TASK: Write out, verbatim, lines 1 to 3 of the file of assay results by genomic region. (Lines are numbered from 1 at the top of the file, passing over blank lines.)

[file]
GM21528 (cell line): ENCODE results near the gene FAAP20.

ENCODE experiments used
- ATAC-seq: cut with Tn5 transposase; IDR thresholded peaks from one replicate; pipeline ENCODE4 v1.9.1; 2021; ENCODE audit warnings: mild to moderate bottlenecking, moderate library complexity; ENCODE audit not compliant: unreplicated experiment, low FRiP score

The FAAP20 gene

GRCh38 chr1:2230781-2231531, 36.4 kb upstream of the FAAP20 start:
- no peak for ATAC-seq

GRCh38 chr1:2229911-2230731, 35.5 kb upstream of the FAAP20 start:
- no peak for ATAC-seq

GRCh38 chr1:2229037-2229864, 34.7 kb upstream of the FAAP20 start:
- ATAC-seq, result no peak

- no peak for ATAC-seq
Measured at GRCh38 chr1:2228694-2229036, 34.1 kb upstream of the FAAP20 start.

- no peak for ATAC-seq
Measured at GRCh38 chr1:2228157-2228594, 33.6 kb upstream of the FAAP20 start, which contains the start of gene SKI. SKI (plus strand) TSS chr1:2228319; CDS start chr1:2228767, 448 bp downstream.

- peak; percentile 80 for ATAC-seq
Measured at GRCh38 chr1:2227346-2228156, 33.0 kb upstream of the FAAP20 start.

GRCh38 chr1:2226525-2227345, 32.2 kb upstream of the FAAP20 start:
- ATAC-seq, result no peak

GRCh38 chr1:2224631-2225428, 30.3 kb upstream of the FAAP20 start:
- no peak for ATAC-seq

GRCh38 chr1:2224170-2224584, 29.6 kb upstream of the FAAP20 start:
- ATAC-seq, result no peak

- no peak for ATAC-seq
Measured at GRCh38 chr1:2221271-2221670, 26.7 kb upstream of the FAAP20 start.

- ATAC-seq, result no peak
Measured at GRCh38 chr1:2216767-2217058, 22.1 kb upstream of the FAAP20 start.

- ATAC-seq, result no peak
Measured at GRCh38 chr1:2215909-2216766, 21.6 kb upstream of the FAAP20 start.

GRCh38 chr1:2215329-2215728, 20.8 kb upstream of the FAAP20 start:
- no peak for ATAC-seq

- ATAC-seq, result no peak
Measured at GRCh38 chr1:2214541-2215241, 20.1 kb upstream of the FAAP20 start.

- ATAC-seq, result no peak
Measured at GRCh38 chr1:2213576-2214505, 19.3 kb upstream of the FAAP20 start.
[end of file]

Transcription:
GM21528 (cell line): ENCODE results near the gene FAAP20.

ENCODE experiments used
- ATAC-seq: cut with Tn5 transposase; IDR thresholded peaks from one replicate; pipeline ENCODE4 v1.9.1; 2021; ENCODE audit warnings: mild to moderate bottlenecking, moderate library complexity; ENCODE audit not compliant: unreplicated experiment, low FRiP score